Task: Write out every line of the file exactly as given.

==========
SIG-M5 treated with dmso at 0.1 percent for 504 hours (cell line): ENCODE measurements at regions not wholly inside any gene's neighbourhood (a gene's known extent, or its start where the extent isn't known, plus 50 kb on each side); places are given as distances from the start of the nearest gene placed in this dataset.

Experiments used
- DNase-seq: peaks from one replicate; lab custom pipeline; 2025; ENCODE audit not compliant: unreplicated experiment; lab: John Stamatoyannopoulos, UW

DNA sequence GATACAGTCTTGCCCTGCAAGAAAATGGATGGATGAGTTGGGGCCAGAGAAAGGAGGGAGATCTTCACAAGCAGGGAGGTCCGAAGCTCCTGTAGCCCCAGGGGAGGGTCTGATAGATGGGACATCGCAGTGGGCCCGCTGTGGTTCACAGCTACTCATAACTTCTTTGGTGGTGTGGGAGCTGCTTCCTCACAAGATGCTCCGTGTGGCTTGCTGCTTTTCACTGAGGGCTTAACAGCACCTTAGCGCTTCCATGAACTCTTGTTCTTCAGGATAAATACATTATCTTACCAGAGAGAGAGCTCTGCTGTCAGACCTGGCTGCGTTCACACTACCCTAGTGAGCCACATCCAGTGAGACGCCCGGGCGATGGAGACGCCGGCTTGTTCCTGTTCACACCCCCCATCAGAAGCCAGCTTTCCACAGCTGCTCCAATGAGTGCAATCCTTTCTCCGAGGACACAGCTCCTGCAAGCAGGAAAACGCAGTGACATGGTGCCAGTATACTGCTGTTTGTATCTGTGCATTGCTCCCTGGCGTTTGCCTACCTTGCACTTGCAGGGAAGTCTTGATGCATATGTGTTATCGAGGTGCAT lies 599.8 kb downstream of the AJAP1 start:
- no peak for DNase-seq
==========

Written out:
SIG-M5 treated with dmso at 0.1 percent for 504 hours (cell line): ENCODE measurements at regions not wholly inside any gene's neighbourhood (a gene's known extent, or its start where the extent isn't known, plus 50 kb on each side); places are given as distances from the start of the nearest gene placed in this dataset.

Experiments used
- DNase-seq: peaks from one replicate; lab custom pipeline; 2025; ENCODE audit not compliant: unreplicated experiment; lab: John Stamatoyannopoulos, UW

DNA sequence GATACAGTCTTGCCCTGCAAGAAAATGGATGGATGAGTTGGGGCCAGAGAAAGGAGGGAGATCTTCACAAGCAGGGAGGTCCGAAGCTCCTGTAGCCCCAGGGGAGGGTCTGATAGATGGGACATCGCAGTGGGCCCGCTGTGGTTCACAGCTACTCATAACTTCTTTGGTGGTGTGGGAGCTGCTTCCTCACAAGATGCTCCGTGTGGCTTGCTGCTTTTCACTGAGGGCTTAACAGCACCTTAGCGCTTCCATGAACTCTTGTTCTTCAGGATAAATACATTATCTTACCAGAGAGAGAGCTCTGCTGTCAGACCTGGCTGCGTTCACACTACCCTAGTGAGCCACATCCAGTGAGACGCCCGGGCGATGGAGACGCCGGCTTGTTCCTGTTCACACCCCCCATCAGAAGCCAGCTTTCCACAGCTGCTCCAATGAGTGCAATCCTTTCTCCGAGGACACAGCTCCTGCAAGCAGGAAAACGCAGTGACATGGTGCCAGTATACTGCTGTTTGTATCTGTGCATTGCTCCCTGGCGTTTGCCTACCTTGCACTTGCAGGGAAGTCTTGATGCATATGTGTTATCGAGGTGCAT lies 599.8 kb downstream of the AJAP1 start:
- no peak for DNase-seq